1. By Anonymous Coward (128.171.90.200) on

          > You should maybe use Aeriebsd (www.aeriebsd.org) - I heard they
          > were going to disable inetd by default.

          I've been living under a rock, what is AerieBSD ?
          The website is a little light on information.

          1. By Richard Toohey (121.72.23.150) on

            > > You should maybe use Aeriebsd (www.aeriebsd.org) - I heard they
            > > were going to disable inetd by default.
            >
            > I've been living under a rock, what is AerieBSD ?
            > The website is a little light on information.

            Looks like something mickey and one or two other ex(?)-OpenBSD guys are working on. Based on OpenBSD 4.4 from some of the comments here:

            http://blog.gmane.org/gmane.os.aeriebsd.general

            [I don't know anything more than what I read there; like you, I was curious.]

  2. By clvrmnky (69.196.152.39) clvrmnky.invalid@gmail.com on

    If this had been done last release the "Only ... holes in the default install ..." would have been blown away with that pf DoS.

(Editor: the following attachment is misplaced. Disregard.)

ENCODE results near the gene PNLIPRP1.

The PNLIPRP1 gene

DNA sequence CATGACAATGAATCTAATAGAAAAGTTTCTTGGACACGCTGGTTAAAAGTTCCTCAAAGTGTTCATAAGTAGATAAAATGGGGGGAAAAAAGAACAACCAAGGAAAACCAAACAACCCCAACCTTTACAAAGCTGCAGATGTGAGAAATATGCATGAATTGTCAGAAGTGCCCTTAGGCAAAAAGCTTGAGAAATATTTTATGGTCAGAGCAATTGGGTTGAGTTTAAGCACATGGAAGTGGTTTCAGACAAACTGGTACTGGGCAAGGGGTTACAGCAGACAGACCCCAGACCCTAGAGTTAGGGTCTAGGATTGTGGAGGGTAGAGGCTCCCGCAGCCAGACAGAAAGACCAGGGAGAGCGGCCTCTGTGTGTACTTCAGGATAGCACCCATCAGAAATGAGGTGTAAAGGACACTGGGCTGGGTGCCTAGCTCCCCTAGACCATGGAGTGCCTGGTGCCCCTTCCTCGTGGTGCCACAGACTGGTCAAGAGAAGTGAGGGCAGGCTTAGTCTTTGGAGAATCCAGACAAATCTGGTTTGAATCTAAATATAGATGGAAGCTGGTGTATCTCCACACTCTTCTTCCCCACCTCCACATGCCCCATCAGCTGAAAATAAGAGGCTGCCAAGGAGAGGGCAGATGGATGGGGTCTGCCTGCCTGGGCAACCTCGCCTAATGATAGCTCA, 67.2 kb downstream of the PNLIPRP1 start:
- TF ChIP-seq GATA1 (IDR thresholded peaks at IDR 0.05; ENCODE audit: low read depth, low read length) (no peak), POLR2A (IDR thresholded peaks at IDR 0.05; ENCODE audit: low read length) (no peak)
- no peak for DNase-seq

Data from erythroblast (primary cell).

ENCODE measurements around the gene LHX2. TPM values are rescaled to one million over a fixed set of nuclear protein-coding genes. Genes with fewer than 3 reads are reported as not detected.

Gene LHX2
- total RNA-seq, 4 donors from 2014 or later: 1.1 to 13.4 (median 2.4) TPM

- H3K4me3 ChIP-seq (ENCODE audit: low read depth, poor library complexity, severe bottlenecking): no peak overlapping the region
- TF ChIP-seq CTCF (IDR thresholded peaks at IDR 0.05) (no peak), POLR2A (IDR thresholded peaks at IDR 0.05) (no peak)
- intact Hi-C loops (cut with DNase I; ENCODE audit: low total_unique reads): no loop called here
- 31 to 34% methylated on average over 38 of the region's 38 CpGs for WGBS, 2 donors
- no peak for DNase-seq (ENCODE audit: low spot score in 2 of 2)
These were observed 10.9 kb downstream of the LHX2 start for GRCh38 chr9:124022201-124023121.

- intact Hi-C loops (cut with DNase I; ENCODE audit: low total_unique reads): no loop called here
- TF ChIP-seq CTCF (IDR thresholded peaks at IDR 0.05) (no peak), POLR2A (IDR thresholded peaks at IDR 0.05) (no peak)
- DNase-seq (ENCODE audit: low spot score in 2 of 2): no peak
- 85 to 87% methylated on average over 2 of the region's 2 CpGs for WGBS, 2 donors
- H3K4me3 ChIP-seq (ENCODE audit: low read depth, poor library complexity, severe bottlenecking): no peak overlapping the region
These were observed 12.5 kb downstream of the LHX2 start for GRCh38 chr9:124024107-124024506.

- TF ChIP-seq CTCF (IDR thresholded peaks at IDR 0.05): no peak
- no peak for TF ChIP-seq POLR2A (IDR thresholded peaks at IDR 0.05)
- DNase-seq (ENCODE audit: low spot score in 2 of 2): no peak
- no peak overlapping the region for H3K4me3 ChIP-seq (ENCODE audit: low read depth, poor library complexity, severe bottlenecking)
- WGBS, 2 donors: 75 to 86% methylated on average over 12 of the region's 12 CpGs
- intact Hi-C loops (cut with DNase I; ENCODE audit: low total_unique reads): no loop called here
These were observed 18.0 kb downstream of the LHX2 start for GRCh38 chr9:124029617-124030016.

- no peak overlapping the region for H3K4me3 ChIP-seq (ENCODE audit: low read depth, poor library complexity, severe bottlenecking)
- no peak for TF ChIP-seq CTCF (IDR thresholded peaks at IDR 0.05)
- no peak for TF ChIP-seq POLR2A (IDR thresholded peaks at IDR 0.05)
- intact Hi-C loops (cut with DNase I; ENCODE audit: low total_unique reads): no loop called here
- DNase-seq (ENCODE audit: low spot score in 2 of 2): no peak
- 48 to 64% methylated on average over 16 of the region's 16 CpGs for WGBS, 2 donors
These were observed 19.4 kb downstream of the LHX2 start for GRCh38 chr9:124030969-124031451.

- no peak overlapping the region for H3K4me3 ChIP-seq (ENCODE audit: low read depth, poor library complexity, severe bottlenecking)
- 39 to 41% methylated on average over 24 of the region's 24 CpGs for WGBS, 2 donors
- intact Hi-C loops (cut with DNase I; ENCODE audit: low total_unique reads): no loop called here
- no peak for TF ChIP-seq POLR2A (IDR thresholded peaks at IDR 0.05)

I hope regression testing is done on PF changes from now on ;)

    Well, the whole default install hole report is a bit of a dick-waving exercise anyway.

    1. By Anonymous Coward (68.224.90.201) on

      > If this had been done last release the "Only ... holes in the default install ..." would have been blown away with that pf DoS.
      >
      > I hope regression testing is done on PF changes from now on ;)
      >
      > Well, the whole default install hole report is a bit of a dick-waving exercise anyway.

      Failure to detect difference between denial of service and remote hole detected!

    2. By Anonymous Coward (2a01:348:108:155:222:43ff:fe14:9b35) on

      > If this had been done last release the "Only ... holes in the default install ..." would have been blown away with that pf DoS.

      That's incorrect, it was a problem with certain NAT configurations only.

  3. By Anonymous Coward (68.224.90.201) on

    cue whining about how pf.conf isn't blocking everything by default in 3..2..1

    1. By Anonymous Coward (71.197.168.146) on

      > cue whining about how pf.conf isn't blocking everything by default in 3..2..1

      Shouldn't the default policy be to block all? Isn't this supposed to be the most secure OS evar??!?!?!!!!!11oneone